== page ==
Deciding on the structure of a new website can prove a daunting process. Many businesses first look at their business hierarchy, processes and goals and decide to plan their website along the same lines. Alternatively they see their website as a mass of keywords to hit high Google rankings.
But who is more important? The end user is. They probably don’t give a fig about your business and how it’s organised. All they want to know is what’s in it for them. Why are they on your site? What are they looking for? And can they find it easily? You’ve also got to get them beyond the homepage, so being number one on Google isn’t going to solve that problem.
So now we stop thinking about what we want on the site but rather put ourselves in the user’s shoes and figure out what they want. They are probably web savvy and know how to source the information they want. In fact there’s a good chance that they know as much, or even more, about your product than your sales people. A good idea is to actually think of your ideal clients, maybe two or three, even give them names, and then think about it from their point of view. Bigger organisations can use market research and focus groups to find out this sort of information. The important thing is to think from outside in, instead of the traditional inside out.
When you discover what your users want then you plan how to give it to them. This part of development is referred to as Information Architecture ‚ a way of establishing the best way for your user to interact with the site. Usability is of prime concern too. I recently read a good book on usability Called ‘Don’t Make Me Think’ by Steve Krug. I reckon this phrase sums up the purpose of good usability.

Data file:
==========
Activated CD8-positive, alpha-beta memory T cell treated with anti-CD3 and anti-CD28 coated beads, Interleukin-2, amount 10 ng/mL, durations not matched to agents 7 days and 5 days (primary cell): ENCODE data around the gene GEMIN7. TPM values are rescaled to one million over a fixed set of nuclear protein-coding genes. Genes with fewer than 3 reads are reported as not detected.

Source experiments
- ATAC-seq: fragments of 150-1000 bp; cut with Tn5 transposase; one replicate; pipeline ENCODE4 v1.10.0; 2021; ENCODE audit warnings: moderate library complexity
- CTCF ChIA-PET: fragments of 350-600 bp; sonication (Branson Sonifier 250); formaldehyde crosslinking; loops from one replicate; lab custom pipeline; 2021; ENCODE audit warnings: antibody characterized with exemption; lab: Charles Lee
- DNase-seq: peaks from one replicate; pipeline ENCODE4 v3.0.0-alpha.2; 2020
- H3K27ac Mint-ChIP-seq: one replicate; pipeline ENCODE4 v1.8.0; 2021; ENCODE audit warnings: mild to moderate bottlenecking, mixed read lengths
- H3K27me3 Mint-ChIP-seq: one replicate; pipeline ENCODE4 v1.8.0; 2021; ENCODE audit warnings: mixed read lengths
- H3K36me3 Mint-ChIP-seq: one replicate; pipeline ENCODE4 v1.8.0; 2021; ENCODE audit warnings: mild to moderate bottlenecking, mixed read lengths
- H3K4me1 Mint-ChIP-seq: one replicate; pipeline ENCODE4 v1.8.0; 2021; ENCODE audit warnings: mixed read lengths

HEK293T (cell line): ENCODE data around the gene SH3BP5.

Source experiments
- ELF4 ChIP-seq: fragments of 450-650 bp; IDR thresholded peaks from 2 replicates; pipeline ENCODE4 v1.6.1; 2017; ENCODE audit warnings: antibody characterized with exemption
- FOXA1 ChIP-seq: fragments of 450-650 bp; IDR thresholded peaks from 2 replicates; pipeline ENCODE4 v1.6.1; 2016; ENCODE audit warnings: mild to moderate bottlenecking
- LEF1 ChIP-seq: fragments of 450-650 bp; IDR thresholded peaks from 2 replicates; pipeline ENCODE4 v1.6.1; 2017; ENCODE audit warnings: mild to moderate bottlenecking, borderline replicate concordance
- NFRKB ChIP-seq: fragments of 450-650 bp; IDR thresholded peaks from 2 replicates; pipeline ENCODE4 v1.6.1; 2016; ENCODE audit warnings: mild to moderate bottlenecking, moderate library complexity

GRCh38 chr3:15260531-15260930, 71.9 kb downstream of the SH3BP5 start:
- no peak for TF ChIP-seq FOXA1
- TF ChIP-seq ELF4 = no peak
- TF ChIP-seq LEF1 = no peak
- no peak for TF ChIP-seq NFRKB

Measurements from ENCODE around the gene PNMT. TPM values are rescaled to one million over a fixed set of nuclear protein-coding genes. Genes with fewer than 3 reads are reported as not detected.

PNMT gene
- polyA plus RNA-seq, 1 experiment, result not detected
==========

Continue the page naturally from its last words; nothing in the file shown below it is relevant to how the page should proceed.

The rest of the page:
Improving user experience isn’t of course the only consideration. Websites can have a vast array of different goals and visitor groups. The user needs to be persuaded to move from one page to another. The user wants to do something, maybe learn something, maybe be entertained, maybe hear a story. Getting the user to return to your site may also be a necessity, whether by fresh content or effective eMarketing.
The website also has to look good of course. As Don Norman said ‘Aesthetics matter. Attractive things work better.’